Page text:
Itron, North America’s biggest smart meter maker, is buying cellular smart meter leader SmartSynch for $100 million. Chalk up a big win for the cellular smart grid.

The companies announced the deal on Wednesday, and said it was expected to close in the second quarter of the year. The merger is expected to add about $50 million to Itron’s annual revenues, the Liberty Lake, Wash.-based company announced.

This may not be the most expensive smart grid acquisition so far this year. But in terms of cementing cellular networks’ place in the smart metering landscape, it’s major news. The two companies plan to merge their two platforms into Itron's OpenWay system, Philip Mezey, president and chief operating officer for Itron's global energy business, said in a Wednesday interview.

The two companies have been working together since at least 2004, with SmartSynch's communications going into Itron meters, Stephen Johnston, SmartSynch's CEO, said Wednesday. Joint customers include San Diego Gas & Electric, First Energy, West Penn Power and others, Mezey said.

Just how pleased SmartSynch's venture investors should be with the deal is less clear. The company has raised several rounds of funding, including a $20 million Series B round in 2001, a $20 million round in 2008 and $25 million of a planned $33.5 million round last year. Add it up, and it wouldn't appear that a $100 million sales price will offer a high multiple of return for that amount of investment. Johnston declined to comment on the matter Wednesday.

Jackson, Miss.-based SmartSynch has been championing cellular networks for smart meters for a decade, first with commercial and industrial meters and then at the residential level. After a few smaller-scale contracts, it landed a 1.9-million meter deployment with Michigan utility Consumers Energy in September, a $400 million project that’s led the company to plot expansions in Silicon Valley and China. Itron is now in charge of that project.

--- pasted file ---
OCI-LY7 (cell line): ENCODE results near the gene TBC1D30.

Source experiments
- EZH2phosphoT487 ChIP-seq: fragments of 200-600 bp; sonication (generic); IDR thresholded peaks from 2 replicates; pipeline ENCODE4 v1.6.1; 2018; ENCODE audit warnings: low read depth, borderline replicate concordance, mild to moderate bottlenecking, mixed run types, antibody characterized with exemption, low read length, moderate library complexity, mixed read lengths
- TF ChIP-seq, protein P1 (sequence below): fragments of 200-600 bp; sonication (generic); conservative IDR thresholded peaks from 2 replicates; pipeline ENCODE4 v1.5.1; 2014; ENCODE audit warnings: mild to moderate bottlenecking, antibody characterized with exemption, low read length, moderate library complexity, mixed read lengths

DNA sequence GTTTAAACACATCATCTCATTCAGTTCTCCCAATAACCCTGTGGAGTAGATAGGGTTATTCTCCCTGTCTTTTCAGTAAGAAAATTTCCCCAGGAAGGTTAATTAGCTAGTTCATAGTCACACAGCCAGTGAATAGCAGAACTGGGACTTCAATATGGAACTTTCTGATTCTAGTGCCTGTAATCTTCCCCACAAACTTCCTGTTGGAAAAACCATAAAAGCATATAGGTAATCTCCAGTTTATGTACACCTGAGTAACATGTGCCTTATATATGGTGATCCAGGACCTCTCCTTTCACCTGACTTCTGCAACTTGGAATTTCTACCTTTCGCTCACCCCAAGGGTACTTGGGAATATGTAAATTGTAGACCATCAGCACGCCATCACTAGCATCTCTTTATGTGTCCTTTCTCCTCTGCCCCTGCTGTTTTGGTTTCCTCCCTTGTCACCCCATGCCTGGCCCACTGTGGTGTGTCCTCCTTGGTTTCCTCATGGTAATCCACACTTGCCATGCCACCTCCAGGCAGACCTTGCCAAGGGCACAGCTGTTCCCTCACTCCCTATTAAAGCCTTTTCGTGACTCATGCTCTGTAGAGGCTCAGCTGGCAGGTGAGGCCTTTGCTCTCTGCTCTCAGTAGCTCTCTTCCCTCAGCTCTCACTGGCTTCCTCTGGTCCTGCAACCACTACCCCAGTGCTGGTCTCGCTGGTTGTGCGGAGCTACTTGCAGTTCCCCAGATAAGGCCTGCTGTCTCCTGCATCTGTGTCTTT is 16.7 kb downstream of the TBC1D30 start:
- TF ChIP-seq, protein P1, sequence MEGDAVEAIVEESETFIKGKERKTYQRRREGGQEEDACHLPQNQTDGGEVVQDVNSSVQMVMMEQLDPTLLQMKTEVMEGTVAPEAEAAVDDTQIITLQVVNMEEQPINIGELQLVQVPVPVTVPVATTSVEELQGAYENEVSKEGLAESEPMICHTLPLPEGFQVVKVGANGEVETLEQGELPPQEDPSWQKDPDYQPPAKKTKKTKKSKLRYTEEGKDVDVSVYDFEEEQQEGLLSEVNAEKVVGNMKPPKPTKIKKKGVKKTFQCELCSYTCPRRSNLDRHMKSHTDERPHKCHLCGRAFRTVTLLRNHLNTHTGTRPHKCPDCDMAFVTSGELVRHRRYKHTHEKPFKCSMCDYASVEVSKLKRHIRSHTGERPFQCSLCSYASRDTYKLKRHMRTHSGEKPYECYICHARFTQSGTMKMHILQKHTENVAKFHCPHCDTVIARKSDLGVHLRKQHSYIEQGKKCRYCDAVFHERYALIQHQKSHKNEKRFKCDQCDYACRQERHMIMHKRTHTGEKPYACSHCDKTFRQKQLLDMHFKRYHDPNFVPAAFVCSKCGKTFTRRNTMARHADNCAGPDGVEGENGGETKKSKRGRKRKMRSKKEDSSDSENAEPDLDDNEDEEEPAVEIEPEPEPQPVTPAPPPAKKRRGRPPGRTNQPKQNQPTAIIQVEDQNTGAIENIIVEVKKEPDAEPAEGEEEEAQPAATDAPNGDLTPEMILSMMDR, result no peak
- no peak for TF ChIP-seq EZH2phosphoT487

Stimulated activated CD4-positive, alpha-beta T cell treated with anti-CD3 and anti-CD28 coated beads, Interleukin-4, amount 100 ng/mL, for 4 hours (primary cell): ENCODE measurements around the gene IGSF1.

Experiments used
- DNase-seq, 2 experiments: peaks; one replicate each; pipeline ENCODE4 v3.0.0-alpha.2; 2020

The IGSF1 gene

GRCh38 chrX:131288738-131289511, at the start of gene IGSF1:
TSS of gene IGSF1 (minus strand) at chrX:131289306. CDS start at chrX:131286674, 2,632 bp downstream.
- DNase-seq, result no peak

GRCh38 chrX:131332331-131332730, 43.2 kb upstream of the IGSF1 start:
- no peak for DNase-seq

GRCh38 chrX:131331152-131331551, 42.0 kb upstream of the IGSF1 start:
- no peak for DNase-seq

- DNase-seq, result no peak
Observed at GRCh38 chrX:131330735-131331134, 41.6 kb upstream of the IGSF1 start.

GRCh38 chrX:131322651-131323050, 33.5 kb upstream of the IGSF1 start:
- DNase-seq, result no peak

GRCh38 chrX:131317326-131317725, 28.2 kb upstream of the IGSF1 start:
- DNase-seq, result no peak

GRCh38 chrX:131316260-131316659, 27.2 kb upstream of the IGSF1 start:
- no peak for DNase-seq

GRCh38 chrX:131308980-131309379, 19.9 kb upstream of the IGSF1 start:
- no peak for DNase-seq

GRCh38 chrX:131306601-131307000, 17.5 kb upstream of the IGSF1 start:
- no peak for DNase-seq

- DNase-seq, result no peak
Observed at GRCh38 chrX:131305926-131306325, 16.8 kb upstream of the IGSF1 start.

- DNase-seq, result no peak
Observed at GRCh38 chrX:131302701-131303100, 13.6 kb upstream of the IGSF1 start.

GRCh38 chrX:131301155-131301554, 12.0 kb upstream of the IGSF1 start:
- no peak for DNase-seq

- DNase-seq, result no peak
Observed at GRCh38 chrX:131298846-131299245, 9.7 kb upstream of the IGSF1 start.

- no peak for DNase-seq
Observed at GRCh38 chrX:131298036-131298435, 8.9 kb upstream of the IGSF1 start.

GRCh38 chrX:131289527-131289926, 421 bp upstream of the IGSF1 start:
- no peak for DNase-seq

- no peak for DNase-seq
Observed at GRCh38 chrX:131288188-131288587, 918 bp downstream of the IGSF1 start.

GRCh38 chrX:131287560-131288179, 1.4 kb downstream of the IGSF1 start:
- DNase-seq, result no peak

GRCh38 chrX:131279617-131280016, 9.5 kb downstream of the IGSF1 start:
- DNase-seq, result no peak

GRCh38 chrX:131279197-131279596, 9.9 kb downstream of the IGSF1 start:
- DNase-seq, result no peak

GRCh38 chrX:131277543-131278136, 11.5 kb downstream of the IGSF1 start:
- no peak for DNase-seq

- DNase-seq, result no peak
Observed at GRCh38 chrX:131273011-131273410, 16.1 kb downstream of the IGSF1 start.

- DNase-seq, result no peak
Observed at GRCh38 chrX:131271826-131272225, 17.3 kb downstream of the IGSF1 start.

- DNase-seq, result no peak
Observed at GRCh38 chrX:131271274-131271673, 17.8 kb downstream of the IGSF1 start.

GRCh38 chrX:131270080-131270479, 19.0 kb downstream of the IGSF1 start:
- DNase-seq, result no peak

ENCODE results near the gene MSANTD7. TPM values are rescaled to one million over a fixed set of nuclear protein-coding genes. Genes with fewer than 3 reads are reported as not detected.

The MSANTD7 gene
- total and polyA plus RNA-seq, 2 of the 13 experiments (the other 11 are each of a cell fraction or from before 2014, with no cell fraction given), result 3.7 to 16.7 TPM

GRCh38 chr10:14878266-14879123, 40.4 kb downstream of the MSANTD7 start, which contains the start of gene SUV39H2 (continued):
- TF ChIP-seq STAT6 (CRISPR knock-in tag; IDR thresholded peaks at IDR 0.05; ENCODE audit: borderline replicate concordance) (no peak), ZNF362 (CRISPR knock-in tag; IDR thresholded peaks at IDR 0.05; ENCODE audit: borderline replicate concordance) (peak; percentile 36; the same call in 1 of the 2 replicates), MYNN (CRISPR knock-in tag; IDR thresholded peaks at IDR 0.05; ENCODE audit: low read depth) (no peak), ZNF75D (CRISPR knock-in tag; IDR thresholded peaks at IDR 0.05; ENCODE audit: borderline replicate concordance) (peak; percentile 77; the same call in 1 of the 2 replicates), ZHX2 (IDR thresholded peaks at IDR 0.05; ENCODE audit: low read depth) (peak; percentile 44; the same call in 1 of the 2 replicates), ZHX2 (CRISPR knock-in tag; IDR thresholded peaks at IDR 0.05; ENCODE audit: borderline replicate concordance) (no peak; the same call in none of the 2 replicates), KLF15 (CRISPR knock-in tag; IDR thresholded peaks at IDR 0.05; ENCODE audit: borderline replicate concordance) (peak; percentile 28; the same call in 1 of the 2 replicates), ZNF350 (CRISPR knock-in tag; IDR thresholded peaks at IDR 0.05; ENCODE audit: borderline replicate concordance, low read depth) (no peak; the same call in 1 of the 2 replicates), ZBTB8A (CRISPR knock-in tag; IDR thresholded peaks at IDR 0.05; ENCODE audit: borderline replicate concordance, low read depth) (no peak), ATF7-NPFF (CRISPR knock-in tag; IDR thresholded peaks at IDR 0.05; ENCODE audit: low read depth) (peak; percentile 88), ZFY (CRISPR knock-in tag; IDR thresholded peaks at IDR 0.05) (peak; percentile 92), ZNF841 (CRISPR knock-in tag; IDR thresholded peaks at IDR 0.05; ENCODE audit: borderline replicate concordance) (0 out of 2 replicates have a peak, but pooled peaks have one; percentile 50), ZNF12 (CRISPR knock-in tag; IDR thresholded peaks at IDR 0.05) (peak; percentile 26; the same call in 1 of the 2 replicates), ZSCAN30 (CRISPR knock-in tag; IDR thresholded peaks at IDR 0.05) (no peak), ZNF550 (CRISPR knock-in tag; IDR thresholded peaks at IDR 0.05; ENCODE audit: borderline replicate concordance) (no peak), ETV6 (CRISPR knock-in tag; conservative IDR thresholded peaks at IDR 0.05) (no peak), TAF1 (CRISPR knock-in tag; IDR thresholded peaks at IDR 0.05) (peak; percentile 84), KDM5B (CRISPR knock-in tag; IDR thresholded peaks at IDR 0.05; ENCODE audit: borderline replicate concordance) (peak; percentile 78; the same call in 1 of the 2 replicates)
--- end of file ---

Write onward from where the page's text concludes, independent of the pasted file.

SmartSynch has also inked partnerships with Qualcomm to write applications for its 3G cellular network-enabled devices, as well as with Grid Net, the startup that’s moved from WiMax-specific smart grid networking to running software across a variety of networks. Mezey and Johnston said that Itron's acquisition of SmartSynch shouldn't have any adverse effect on those partnerships.

"We love the relationship with Qualcomm -- we think they're moving the market forward," Mezey said. Itron, for its part, has relied on wireless mesh technology to link its two-way communicating meters in neighborhood-wide networks, a choice matched by most other major vendors in North America. SmartSynch’s acquisition should “bring greater choice to utility customers across the spectrum of smart metering deployments and strengthen Itron’s integrated cellular communications offering,” the company said in a statement.

While SmartSynch only has about 130 customers, as compared to Itron’s 8,000, its technology could really help Itron reach smart meters that are hard to connect with mesh networks. That can apply to either sparsely populated rural areas that tax mesh’s limited range, or densely built urban areas that can block mesh’s lower-power signals.

We’ve seen other mesh players admit their need for cellular help. Last month, Silver Spring Networks, a champion of mesh networking, said it was adding a host of cellular options to its suite of products.

Itron also announced a new customer for its smart grid partnership with Cisco: National Grid. The U.K.-based energy company will turn to Itron and Cisco to test smart metering, home area networks and distribution automation in Massachusetts, Itron announced Wednesday.

Itron and Cisco are already working with BC Hydro in a nearly 2-million-smart-meter deployment. Just how big the National Grid project might grow, the companies didn’t say.